Ad Nauseam: Nissan Goes Car-Free for NYC Promo

nissan_leaf_promotion.jpgBicycles seem to figure more prominently in Nissan’s Leaf promotion than Leafs (or Leaves, as the case may be).

It looks like one car maker has figured out an intriguing way to market its product to a city audience: Just don’t show it at all. In fact, try to sell it by appealing to the innate desire for the very qualities your product squeezes out of city neighborhoods.

That’s what Nissan has done with its New York City promotion for the Leaf, an electric car slated for mass production later this year. Nissan marketing teams hit the streets earlier this week with a faux Park(ing) Day concept. Instead of filling curbside space with sod and benches, they put out some bucket seats and signs pointing to, a flash site that I found too irritating to navigate.

As far as I can tell, this attempt to sell cars by co-opting one of the signature awareness-building strategies of the livable streets movement does not display any actual cars, or even show the image of a Nissan Leaf. It’s a car-free PR campaign for cars.

(Obligatory disclaimers: Replacing internal combustion with electric
batteries is great. But the zero emissions hype is way overblown, the
city-destroying space-hogging problem doesn’t disappear with the
fossil-fuel powered engines, and electric cars can be driven just as
recklessly as conventional cars.)

Apparently, the promoters got a few people to sit in these things when they rolled them out on Wednesday. But really, they need to absorb a few lessons from the Park(ing) Day masters. The sitting arrangement inside a car is inherently anti-social. Staring at a headrest and the back of someone’s scalp just doesn’t translate to an urban public space.

Maybe that’s why the people organizing this campaign also felt compelled to hire some folks to hand out flowers. You need a little public space programming to give people a reason to stop and memorize the journey-to-zero URL.

If you want to see one of these set-ups for yourself, the Nissan promoters will be putting out their bucket seats again all day tomorrow. They have 20 spots reserved. I don’t have the exact locations but I’m told there will be four each at Union Square, the Bowery, SoHo, and Tribeca. No word yet on how much the city got paid for all this highly desirable curbside real estate.

So I think it’s time to coin a phrase. What’s the livable streets equivalent of greenwashing?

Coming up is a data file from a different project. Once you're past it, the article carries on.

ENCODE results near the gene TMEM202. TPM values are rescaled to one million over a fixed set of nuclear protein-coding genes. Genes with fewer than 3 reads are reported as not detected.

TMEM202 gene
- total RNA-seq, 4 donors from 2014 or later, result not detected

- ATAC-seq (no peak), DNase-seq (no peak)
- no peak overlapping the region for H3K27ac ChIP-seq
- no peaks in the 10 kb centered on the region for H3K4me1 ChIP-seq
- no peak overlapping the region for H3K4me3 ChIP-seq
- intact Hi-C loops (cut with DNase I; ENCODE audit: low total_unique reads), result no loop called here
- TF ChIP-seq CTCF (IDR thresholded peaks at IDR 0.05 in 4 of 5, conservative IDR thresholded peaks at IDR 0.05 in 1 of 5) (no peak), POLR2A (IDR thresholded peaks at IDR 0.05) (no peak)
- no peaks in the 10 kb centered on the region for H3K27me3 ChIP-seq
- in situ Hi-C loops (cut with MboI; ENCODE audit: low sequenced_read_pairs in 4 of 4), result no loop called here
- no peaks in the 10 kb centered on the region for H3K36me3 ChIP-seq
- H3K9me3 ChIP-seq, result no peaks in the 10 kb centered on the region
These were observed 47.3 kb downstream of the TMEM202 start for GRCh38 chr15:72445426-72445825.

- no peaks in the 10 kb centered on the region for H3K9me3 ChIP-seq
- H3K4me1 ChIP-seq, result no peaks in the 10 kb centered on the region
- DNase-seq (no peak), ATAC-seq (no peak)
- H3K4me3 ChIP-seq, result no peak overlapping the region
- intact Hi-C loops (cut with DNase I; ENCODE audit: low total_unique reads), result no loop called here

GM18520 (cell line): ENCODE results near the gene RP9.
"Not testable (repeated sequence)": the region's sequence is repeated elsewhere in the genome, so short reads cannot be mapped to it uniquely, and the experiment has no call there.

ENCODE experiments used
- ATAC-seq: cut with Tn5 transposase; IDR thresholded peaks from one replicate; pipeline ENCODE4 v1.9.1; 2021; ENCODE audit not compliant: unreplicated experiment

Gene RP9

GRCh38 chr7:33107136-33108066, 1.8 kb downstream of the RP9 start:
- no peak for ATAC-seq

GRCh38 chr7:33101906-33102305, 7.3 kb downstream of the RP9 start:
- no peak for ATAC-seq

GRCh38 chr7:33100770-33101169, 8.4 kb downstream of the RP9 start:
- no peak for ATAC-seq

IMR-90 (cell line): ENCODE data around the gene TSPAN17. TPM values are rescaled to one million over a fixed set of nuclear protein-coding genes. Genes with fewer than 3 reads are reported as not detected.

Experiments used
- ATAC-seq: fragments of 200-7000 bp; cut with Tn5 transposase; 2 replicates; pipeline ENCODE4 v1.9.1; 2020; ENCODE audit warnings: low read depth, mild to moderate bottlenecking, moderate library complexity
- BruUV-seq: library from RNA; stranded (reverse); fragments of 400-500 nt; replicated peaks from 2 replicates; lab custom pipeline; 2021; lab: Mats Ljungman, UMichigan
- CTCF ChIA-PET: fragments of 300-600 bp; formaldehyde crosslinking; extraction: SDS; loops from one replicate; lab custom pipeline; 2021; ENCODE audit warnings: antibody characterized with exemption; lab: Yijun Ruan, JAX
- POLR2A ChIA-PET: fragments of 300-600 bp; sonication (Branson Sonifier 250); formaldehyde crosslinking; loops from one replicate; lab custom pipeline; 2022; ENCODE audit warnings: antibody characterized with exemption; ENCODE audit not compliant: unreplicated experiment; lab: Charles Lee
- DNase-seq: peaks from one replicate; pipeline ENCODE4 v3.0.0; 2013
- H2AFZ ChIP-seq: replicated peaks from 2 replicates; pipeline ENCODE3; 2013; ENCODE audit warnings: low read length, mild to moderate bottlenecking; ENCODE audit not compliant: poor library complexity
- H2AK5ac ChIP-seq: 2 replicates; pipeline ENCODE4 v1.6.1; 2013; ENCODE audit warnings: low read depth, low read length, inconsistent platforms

• Danny G


  • J

    Perhaps this ad has been “mobilitated”?

  • J

    or how about a “livatrocity”?

  • Subsidize me

    If you live in California you can get $12,500 in tax credits to buy this car. ($7500 fed+ $5,000 Cal.)

    The list of subsidies go on and on and include both consumer and manufacturing and fill half a page on Wikipedia:

    Nissan announced on March 30, 2010 that the release price in the U.S. will be USD32,780 before any applicable tax incentives.[3] Nissan will sell or lease the Leaf only with batteries included, forgoing the initial idea of leasing batteries to reduce the price of the car. With the USD7,500 electric vehicle federal tax credit established by the American Clean Energy and Security Act of 2009, the net price will drop to USD25,280 for eligible customers.[3][12] The federal tax credit shrinks by automaker after it has sold at least 200,000 vehicles in the U.S. and then it phases out over a year.[12]

    Other state and local incentives are available and may further decrease the cost. California has a USD5,000 statewide rebate, there is a USD5,000 tax credit in Georgia, and a USD1,500 tax credit in Oregon.[13][14] Nissan will also have an option to lease the Leaf for USD349 a month for three years, with an initial payment of USD1,999.[12][13][14]

    The Leaf will also be produced at Nissan’s plant in Sunderland, England, beginning in 2013.[20] Nissan will benefit from a £20.7m grant from the British government and up to £220m from the European Investment Bank.[20][21] The plant will produce 60,000 lithium-ion batteries a year, and it also is expected to deliver 50,000 Leaf EVs a year.(BBCnews)

  • Did not get much of a reaction from two sitting people in this promo that my bike was also zero-emission.

    And, did not bother to elaborate that it would reduce emissions from simple walking more than 50% if taken to the logical extreme.

  • David Galvan

    Thanks for the tax credit info! I will probably buy this car if I can get it for a net cost of < $20 K, which it looks like I will since I live in CA.

    My family will never be able to go completely car free, but we may be able to reduce from 2 to 1 cars, and why not have a zero emissions car for the one that we use?

  • carculturekills

    Just the fact that the city would permit a car company to take up all these parking spaces for a stunt like this…. can’t imagine they would allow an activist group to use the space for outreach in a similar fashion.


Young Japanese Just Say No to Cars

Now for some good news: Car culture is on the wane, at least in Japan. The Wall Street Journal reports that car sales in Japan are down 31 percent since the peak in 1990, and not only because of stagnant population growth. The newest generation of would-be buyers, it turns out, just doesn’t think cars […]

Will Toronto Get Cars Out of the Way of the King Street Streetcar?

Despite running through some of Toronto’s most densely populated areas, King Street is designed like a suburban road. Cars have dominion while the city’s streetcar has no dedicated right-of-way despite high ridership — so it sits in heavy traffic. But it looks that’s about to change. Toronto recently announced plans to overhaul King Street by 2017 with a pilot project to shift space from […]